Resident Artist Blog: Courtney Ch’ng Lancaster
Today, a bunch of theatre makers sat in a room together and rehearsed a play—but we didn’t recite our lines, or work on the staging.
We’re in our second week of rehearsal on Idomeneus, a script by Roland Schimmelpfennig, and directed by Alan Dilworth. Alan never expected, when he started planning to direct this show, that he would also be carrying the weighty responsibility of Acting Artistic Director during such a challenging time at Soulpepper. Despite the many pressures on him right now, what I see him doing, with such commitment, is holding space for the admin and staff and artists in this building to express their anxieties and hopes in this time of change.
So back to how we rehearsed today. We started the day with conversation, first about a scene in our show with sexual content and how we felt about presenting that content. Soon, we were talking more generally, about working in theatre, about safety and art. We talked about the recently cancelled run of Amadeus, and scenes from that play and others that felt dated and misogynistic. A wise colleague offered that the option to not do the scene, to not do the play, needs to be on the table, along with the possibilities of editing or re-contextualizing the scene. I added something I recently heard from a thoughtful facilitator in our community – when looking at all the options of moving forward as an organization, the option of finding a healthy ending to parts, or all of the organization needs to be on the table. Otherwise we’re not looking at all the options.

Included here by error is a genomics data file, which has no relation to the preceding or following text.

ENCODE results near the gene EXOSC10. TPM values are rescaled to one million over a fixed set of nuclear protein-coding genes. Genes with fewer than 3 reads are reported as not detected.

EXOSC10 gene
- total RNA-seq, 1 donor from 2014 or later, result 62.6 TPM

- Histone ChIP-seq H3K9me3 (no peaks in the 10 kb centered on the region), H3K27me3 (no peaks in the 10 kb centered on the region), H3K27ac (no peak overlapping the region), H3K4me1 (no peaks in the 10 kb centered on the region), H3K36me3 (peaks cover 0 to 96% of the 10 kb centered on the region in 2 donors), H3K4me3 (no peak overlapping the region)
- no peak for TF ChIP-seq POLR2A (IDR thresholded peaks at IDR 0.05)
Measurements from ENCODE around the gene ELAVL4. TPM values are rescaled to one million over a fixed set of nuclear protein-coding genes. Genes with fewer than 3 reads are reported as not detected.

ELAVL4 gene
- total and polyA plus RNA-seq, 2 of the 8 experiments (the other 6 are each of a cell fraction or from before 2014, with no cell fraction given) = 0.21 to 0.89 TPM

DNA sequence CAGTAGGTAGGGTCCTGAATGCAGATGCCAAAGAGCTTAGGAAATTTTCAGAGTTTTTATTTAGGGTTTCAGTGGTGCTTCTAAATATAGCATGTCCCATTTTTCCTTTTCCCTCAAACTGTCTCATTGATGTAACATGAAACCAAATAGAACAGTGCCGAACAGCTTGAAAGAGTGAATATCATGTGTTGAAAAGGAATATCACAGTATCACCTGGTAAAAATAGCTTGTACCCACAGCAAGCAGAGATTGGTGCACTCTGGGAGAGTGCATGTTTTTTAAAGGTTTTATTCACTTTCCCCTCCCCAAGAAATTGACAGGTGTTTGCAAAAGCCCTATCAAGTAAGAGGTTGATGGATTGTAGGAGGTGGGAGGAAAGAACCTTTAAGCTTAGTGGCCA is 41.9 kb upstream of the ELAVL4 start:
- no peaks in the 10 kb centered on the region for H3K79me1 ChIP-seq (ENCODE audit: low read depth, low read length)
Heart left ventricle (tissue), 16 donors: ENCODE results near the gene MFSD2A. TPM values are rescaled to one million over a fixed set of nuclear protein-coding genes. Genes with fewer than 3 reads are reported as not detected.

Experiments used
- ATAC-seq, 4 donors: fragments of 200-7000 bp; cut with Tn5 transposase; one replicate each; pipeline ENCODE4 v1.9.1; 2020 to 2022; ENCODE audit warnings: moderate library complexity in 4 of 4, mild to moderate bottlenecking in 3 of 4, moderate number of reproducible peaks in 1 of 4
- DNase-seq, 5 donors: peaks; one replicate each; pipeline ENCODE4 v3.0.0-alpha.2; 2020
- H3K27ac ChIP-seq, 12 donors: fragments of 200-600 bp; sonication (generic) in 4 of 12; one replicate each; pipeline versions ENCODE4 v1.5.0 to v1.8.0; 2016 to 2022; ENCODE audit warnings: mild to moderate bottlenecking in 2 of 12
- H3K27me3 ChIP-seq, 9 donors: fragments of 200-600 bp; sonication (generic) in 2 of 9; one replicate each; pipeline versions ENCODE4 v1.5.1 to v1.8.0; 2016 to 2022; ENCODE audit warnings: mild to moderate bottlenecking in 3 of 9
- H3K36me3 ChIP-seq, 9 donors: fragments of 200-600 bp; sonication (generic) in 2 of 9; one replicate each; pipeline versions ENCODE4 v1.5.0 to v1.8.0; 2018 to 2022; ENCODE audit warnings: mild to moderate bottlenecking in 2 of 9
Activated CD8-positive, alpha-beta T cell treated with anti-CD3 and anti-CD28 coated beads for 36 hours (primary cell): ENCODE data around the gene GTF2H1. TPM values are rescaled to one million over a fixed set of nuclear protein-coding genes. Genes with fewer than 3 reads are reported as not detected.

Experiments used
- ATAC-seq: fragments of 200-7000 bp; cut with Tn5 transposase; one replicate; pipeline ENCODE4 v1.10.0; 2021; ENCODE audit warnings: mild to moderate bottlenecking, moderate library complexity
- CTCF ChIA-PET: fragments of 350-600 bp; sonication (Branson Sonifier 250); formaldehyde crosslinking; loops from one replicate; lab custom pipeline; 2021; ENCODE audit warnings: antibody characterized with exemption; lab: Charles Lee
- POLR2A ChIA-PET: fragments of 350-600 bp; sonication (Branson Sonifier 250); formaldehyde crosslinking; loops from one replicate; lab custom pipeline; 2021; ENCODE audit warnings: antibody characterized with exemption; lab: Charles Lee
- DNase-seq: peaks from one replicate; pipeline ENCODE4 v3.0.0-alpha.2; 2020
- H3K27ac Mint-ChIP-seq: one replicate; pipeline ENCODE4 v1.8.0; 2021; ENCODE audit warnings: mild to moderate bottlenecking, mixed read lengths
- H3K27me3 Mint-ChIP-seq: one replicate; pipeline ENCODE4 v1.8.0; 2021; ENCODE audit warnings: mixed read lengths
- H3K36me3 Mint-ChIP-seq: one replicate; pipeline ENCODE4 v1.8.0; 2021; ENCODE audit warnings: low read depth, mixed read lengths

We talked on about the history of Soulpepper. Things that had worked. Things that went wrong. Harm that had been done.
Our rehearsal continued, and we spoke about our anxieties that we might make others feel unsafe, through our words or actions, and how to create an atmosphere in our rehearsal hall and in our theatre, where people feel able to speak up about something that is harming them. We spoke about race, we shared experiences of being othered, at Soulpepper and elsewhere. We asked questions of each other. We talked about ‘calling in’, the practice of identifying someone’s problematic behavior in a way that invites them to change that behavior, and doing so with patience and compassion. We’re going to practice ‘calling in’. We talked about the myth of family, how we are first and foremost professional artists contracted by a theatre, with all the rights and limitations that implies, and that family cannot exist without trust, trust that is earned, and consistently re-affirmed.
We talked for hours. We never opened our scripts.
Idomeneus is a unique play. It is an act of collective story telling and re-telling, as the ten actors in the play pass around the words of this Greek myth about a King’s failure, tacking on ‘what-if’s and ‘maybe’s; rewinding our story and trying again – this time will it be different? Better? Hard to say. But with our shared words, we start, we try, we try again. And that’s how we rehearsed today.
The views and opinions expressed in this article are those of the author and do not necessarily reflect those of the organization.